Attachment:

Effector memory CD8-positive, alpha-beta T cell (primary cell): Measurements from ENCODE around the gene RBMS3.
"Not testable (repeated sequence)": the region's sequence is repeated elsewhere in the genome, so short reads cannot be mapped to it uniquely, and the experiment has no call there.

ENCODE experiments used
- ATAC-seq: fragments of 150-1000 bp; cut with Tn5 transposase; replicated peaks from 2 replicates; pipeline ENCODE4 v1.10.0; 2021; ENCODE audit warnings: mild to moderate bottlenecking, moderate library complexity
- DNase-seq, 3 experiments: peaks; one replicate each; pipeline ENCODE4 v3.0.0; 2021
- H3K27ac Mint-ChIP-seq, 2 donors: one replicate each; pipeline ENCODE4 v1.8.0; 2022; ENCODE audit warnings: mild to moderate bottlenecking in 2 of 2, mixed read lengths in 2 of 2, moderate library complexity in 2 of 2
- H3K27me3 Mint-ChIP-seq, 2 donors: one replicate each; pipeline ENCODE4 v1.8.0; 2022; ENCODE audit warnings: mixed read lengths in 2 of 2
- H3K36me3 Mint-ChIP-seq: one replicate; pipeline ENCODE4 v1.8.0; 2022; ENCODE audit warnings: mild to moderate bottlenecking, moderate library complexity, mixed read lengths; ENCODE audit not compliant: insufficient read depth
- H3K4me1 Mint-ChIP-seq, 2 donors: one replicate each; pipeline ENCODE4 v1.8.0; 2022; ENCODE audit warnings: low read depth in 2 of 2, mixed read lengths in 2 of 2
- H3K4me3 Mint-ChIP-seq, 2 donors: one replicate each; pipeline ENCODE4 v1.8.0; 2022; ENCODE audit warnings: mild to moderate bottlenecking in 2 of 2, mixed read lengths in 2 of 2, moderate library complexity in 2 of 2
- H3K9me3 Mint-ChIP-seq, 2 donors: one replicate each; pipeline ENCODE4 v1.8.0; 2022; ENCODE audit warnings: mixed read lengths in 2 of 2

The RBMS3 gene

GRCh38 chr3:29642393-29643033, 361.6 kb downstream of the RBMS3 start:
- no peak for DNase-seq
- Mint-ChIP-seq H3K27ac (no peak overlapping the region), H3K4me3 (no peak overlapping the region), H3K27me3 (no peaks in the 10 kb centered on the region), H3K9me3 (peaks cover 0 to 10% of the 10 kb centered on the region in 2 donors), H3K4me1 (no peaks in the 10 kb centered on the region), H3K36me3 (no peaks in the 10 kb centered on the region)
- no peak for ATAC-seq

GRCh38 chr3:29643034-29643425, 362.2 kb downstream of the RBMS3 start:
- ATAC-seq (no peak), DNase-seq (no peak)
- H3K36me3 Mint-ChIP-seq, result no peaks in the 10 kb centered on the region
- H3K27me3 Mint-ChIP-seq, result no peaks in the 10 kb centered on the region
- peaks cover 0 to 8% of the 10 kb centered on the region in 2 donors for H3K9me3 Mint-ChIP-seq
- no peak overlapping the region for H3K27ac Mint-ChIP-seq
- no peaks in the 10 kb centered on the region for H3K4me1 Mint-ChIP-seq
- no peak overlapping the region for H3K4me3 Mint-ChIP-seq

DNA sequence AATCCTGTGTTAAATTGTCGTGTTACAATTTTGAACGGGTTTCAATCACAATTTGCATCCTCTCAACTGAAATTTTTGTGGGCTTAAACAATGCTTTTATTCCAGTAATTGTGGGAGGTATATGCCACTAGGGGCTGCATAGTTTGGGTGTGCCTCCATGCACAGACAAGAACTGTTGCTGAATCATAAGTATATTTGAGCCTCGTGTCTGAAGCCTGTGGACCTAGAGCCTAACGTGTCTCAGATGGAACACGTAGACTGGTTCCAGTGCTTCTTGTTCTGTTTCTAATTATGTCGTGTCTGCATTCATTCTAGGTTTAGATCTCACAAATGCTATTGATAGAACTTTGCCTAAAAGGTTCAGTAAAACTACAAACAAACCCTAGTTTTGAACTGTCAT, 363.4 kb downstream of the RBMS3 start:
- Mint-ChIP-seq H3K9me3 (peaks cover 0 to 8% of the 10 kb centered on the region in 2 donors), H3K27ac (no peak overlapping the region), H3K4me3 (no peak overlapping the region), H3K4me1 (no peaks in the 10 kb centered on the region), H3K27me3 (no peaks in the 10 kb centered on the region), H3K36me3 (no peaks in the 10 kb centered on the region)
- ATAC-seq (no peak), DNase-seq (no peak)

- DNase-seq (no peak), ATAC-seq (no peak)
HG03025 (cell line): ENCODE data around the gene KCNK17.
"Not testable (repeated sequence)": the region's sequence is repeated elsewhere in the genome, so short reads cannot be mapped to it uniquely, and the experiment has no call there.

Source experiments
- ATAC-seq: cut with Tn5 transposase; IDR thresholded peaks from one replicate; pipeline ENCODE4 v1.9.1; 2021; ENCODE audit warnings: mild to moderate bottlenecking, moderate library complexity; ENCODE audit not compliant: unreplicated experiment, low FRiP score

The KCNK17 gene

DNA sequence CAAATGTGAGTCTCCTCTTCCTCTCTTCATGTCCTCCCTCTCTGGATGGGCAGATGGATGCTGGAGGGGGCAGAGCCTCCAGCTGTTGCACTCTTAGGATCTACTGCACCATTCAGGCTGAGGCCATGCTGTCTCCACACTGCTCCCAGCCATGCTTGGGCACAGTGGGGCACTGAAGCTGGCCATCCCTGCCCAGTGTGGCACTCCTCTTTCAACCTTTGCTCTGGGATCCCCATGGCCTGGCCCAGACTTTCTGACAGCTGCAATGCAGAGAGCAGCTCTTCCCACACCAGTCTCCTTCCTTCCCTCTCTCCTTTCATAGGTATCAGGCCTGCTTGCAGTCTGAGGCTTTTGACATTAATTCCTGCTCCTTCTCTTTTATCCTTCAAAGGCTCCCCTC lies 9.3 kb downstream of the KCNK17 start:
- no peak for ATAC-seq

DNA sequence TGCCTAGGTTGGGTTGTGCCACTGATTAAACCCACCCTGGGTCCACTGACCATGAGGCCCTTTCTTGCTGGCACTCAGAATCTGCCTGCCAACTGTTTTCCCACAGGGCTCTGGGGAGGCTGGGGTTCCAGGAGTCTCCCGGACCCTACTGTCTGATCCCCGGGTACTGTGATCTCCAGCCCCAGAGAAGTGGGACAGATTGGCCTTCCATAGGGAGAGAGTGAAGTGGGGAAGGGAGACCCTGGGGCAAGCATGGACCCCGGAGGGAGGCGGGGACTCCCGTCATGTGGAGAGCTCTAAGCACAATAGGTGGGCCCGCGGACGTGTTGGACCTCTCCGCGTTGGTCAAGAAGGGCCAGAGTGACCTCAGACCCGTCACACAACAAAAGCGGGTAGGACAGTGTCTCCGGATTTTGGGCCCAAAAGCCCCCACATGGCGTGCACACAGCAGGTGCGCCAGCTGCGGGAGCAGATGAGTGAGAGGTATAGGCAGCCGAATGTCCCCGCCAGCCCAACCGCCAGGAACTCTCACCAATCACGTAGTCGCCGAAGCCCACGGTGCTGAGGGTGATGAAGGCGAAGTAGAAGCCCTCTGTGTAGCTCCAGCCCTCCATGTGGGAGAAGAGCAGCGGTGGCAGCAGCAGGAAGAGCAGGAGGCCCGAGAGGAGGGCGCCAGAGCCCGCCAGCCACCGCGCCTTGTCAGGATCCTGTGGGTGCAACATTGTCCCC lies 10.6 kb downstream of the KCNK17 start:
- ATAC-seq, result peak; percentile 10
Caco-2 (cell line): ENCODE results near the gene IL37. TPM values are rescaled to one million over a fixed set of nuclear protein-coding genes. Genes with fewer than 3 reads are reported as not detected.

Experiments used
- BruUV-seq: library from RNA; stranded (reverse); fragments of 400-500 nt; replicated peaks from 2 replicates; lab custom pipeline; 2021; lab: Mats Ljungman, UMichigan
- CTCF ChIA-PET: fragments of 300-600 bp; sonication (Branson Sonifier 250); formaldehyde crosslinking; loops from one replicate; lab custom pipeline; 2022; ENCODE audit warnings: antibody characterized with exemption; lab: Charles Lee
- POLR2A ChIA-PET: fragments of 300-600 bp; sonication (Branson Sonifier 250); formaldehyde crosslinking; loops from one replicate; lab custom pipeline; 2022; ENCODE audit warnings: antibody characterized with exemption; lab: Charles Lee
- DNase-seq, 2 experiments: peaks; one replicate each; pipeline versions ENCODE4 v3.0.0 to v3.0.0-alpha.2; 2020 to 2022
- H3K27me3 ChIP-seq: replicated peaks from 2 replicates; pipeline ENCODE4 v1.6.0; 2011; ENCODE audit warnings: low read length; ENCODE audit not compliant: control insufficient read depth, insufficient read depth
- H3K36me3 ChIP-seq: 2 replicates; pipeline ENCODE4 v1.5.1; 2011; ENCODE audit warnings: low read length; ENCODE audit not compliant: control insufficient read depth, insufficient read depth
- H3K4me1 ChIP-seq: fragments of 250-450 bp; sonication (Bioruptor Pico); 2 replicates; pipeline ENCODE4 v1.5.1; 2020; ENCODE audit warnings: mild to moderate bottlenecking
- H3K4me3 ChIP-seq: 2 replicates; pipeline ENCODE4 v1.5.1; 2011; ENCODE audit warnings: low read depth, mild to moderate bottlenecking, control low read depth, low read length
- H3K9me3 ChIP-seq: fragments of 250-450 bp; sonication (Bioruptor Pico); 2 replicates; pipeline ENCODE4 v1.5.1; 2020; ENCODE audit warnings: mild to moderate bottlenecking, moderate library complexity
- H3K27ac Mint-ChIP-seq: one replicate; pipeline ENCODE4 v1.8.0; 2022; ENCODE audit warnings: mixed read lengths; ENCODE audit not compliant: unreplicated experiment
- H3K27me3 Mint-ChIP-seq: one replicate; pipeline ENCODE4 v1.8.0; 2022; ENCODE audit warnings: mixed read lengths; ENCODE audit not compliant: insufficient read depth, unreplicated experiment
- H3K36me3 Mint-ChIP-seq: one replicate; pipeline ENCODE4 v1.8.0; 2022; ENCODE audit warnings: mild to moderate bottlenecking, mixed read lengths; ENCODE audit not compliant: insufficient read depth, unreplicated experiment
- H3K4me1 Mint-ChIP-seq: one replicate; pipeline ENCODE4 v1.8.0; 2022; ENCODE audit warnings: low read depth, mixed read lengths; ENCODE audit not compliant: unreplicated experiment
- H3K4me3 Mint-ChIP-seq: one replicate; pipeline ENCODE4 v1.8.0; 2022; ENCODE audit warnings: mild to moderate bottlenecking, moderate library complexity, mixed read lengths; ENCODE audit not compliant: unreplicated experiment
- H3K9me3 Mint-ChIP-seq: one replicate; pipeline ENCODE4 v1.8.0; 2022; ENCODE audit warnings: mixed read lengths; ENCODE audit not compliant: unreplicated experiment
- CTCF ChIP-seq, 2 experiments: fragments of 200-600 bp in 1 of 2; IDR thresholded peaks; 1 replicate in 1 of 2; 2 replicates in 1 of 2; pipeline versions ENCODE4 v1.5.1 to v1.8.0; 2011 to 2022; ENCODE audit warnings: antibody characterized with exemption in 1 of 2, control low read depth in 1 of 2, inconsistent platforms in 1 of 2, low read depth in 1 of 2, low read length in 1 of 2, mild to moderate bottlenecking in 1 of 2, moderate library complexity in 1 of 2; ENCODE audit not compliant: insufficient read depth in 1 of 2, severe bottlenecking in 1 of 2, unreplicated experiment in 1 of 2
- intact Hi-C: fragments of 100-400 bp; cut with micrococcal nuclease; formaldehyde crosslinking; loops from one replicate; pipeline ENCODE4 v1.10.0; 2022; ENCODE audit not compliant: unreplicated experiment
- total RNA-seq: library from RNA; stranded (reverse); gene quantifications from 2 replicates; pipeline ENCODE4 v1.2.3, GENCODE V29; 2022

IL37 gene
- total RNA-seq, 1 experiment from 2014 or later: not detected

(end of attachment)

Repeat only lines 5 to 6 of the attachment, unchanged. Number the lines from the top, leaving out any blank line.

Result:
- DNase-seq, 3 experiments: peaks; one replicate each; pipeline ENCODE4 v3.0.0; 2021
- H3K27ac Mint-ChIP-seq, 2 donors: one replicate each; pipeline ENCODE4 v1.8.0; 2022; ENCODE audit warnings: mild to moderate bottlenecking in 2 of 2, mixed read lengths in 2 of 2, moderate library complexity in 2 of 2